The Premier League summer transfer window opens on Thursday. Just let that sink in as you continue to assess your team's campaign during the 2017-18
Don't even think about the World Cup, which begins June 14 in Russia when the hosts take on Saudi Arabia in Moscow, because that will just get in the way. Almost five weeks of international football this summer is bad news only for those Premier League clubs that must now get all of their incoming transfer business done before a ball has been kicked next season.
With the Premier League and EFL voting earlier this year to close the English transfer window at 5 p.m. BST on Aug. 9, there will be an almighty scramble for new players this summer.
The sensible clubs will look to get the majority of their business done early -- as Manchester City did by announcing the signing of Bernardo Silva last May, closely followed by the capture of Ederson a few days later -- but even City took it to the wire with their failed attempt to sign Alexis Sanchez from Arsenal in August.
With the dust still settling on the end of the 2017-18 campaign, how many clubs can say they are prepared to hit the ground running when the window opens Thursday?
Arsenal don't have a new manager yet, despite Arsene Wenger's departure being announced almost a month ago, while Chelsea, Everton, Leicester, West Ham and Watford still have to decide whether to stick or twist with the men currently in charge. With uncertainty as to who is running their teams, what are the chances of those clubs rolling out a smart, strategic transfer strategy later this week, designed to avoid a panic-stricken spending spree in the first week of August?
Some within the game have little confidence that the new window -- it is not shorter than before because FIFA insist on a 12-week summer market -- will lead to better planning. It will more than likely be the same old story.
"Most clubs are better run nowadays," a prominent transfer negotiator told ESPN FC. "But there are so many reasons why it's almost impossible to get all your business done early. Selling clubs, especially those abroad, are in no rush to sell early because they know that English clubs are now even more likely to panic and pay exorbitant fees if they have to get their business done by Aug. 9.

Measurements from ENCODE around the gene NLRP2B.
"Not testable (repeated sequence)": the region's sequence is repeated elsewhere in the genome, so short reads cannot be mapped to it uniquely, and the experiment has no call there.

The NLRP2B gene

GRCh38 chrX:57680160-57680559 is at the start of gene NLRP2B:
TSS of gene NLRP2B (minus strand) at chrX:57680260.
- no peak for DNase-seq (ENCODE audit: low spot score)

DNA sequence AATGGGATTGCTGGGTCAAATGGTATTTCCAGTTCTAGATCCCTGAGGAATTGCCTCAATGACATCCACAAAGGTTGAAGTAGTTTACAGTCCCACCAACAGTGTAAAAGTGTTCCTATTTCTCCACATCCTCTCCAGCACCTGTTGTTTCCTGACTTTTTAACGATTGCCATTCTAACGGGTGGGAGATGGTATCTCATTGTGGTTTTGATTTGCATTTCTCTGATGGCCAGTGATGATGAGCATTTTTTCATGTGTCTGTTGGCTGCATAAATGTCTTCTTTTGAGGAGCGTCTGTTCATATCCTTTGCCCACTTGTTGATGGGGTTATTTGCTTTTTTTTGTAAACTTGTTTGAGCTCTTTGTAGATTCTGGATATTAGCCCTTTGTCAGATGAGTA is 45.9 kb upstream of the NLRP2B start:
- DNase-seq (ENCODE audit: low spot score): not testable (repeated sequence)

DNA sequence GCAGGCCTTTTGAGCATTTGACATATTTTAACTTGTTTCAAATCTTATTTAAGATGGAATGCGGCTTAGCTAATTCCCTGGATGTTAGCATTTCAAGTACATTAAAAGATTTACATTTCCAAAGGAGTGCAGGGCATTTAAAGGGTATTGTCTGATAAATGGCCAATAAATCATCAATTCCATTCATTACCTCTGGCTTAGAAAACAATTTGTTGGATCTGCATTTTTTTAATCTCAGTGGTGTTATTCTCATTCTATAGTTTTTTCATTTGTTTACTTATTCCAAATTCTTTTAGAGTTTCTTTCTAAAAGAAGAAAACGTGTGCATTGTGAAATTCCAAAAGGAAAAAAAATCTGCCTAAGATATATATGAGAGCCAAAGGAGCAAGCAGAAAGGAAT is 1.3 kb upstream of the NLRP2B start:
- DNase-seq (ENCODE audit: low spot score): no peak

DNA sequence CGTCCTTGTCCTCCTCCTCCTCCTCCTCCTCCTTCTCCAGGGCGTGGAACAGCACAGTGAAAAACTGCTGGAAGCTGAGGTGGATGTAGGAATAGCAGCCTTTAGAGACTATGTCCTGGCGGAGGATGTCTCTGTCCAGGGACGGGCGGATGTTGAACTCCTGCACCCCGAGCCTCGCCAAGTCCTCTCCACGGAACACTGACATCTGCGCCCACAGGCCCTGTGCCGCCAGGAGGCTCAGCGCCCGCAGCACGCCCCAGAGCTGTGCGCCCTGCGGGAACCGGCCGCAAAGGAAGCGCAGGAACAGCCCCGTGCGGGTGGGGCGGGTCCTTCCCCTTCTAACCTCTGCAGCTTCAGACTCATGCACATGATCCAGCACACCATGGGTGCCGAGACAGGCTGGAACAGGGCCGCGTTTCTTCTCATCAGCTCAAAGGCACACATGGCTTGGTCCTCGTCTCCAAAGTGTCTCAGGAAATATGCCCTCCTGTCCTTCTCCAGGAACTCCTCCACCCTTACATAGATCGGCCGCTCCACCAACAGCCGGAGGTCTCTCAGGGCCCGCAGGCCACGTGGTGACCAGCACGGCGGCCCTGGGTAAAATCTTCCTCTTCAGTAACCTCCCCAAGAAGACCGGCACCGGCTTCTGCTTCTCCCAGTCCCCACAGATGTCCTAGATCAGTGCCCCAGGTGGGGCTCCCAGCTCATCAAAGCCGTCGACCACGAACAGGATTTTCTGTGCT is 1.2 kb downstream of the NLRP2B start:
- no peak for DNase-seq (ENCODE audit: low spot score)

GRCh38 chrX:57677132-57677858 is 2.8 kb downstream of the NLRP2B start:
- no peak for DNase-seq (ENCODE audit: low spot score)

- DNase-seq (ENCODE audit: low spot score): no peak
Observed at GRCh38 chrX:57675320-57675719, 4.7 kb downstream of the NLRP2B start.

"Don't forget that continental clubs still operate to the Aug. 31 deadline, so most of them see the new Premier League deadline as an easy way to make money this summer by selling players to clubs desperate enough to pay over the odds.
"But before all of that, there is a World Cup to consider, and a lot of clubs and players will want to wait until after Russia because they may get a better offer if the player has a good tournament."
Another obstacle to early business is that player contracts do not expire until June 30, so most business must wait until the beginning of July. That is not ideal for players performing in the World Cup at that point. If Belgium reach the latter stages, will Marouane Fellaini be prepared to wait until mid-July before moving as a free agent from Manchester United, or would it be wiser to agree to a deal before Russia to ensure that he is not distracted by concerns over his future?
Managers tend to want their new players signed and added to the squad before the start of preseason training -- usually the first week of July -- but that rarely happens these days. The beginning of a summer tour is another cut-off point, but some clubs will fly out to the United States or Far East before the World Cup final is played on July 15, which is another problem to deal with.
Managing the new window will be a challenge, especially as English clubs could find themselves vulnerable to big offers from Spanish or Italian clubs after the Premier League window closes. If they decide to cash in on a player, he cannot then be replaced until January, but if the money is too good to turn down, which route do they take?
With only 25 days between the end of the World Cup and closure of the English transfer window, there will be plenty of rushed decisions and mistakes made this summer. Some of them will be costly.